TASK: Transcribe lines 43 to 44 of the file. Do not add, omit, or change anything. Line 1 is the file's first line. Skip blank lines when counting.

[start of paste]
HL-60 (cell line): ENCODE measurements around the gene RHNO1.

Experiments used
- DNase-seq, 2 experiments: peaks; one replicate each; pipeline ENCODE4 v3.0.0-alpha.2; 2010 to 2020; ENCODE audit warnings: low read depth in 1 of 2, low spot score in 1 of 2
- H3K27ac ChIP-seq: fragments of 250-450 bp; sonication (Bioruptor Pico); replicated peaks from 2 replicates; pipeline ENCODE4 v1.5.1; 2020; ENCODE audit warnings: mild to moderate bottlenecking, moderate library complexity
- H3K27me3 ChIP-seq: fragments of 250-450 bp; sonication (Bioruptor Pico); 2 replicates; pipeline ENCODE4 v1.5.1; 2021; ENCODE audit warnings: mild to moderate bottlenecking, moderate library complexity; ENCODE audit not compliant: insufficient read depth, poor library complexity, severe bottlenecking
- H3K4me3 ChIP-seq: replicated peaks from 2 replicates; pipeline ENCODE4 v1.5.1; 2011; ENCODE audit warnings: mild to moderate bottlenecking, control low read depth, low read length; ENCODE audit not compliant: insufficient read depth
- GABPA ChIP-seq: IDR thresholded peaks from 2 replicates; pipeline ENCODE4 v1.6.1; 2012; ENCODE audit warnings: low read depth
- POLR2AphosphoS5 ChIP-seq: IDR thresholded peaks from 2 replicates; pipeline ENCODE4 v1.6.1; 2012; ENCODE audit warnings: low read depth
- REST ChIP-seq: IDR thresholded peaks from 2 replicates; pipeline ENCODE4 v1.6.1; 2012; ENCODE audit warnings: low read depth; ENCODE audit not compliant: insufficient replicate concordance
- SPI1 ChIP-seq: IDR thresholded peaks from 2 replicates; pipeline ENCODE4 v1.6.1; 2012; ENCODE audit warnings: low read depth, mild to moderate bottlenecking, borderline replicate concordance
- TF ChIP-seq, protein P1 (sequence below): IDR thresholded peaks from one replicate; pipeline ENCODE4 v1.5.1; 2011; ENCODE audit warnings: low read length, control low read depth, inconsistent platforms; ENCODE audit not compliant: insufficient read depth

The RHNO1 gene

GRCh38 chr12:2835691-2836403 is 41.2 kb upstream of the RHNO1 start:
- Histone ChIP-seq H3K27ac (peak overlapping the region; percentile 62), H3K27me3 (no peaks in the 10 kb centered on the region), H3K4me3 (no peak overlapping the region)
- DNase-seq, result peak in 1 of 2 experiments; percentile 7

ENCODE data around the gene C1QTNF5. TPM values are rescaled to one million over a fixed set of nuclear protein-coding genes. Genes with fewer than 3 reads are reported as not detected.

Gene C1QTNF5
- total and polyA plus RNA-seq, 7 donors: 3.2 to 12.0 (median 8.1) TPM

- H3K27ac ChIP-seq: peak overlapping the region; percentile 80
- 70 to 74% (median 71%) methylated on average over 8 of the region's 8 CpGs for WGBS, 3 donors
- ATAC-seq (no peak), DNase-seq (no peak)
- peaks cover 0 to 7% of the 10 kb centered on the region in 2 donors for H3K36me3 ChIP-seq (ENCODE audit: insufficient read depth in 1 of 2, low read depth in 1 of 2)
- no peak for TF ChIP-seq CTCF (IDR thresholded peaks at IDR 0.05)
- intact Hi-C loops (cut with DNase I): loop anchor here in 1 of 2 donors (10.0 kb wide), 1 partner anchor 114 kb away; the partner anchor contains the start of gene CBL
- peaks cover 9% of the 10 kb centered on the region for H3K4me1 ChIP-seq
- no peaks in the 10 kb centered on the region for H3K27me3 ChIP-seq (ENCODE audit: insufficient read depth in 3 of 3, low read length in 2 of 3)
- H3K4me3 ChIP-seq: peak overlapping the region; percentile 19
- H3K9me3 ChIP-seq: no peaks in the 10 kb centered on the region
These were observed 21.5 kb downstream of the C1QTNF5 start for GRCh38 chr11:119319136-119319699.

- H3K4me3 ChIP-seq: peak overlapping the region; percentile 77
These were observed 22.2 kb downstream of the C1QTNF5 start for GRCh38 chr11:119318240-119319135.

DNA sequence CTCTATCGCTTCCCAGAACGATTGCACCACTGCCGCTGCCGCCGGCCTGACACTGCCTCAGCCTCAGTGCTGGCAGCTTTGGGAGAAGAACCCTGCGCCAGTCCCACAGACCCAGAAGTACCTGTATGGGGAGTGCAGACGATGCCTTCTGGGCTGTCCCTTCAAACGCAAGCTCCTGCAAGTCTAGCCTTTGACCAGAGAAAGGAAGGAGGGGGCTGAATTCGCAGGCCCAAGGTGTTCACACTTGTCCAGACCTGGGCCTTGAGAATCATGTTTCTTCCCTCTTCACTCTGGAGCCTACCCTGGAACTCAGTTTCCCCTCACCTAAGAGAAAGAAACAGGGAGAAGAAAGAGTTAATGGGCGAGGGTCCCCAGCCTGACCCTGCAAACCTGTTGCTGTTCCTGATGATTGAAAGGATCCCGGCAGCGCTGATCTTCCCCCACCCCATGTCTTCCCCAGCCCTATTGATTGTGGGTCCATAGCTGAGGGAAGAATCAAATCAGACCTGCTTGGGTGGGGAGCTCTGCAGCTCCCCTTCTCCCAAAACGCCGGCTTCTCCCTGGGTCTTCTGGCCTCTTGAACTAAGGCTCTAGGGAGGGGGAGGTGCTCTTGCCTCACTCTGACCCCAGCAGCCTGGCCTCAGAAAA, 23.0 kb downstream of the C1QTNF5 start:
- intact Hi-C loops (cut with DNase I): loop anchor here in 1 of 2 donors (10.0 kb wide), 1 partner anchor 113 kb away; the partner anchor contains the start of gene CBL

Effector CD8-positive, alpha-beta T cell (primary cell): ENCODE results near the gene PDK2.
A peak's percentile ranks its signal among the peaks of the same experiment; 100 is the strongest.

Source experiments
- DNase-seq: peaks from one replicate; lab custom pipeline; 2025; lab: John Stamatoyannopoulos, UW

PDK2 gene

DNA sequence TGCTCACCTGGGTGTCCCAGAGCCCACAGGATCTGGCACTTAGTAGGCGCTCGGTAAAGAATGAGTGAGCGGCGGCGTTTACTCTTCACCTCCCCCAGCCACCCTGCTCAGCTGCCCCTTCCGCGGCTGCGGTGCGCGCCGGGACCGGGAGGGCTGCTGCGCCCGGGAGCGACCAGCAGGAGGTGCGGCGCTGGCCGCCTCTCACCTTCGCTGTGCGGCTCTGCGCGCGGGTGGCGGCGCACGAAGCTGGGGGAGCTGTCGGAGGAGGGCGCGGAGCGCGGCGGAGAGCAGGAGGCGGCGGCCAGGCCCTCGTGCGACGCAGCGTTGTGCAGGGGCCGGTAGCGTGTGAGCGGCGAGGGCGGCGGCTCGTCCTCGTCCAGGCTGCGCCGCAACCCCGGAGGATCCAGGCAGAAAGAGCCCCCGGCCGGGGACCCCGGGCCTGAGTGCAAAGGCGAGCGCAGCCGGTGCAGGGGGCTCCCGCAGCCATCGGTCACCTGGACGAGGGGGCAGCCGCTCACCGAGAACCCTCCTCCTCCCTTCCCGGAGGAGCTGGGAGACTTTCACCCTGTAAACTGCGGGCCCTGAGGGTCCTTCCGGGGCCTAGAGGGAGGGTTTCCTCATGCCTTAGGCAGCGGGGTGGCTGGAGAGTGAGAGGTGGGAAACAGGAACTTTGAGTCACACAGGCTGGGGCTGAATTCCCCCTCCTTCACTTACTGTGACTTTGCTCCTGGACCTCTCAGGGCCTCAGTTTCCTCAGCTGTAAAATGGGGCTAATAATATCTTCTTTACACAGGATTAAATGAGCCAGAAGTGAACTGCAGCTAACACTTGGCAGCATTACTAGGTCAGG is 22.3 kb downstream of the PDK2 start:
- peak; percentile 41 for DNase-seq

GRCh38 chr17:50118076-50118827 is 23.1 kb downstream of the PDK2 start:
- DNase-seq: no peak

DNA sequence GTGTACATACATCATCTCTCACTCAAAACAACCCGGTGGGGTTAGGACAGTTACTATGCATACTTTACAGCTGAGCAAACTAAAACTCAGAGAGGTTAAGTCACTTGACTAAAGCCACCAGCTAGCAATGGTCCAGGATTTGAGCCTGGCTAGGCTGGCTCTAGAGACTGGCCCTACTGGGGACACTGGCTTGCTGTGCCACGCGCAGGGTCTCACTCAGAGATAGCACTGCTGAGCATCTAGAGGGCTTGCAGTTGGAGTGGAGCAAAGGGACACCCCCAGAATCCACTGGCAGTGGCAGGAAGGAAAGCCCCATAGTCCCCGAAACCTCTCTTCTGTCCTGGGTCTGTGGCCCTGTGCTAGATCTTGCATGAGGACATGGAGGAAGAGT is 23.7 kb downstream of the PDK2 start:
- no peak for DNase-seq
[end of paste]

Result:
DNA sequence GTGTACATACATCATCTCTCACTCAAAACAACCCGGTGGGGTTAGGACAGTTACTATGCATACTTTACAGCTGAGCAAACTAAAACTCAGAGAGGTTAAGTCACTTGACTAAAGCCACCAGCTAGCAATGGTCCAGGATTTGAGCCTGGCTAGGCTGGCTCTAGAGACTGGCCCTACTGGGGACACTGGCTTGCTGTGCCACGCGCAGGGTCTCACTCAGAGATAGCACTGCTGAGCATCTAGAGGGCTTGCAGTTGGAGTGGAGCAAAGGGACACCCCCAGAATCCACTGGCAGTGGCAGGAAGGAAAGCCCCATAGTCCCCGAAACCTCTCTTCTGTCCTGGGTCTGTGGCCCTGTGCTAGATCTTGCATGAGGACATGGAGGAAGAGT is 23.7 kb downstream of the PDK2 start:
- no peak for DNase-seq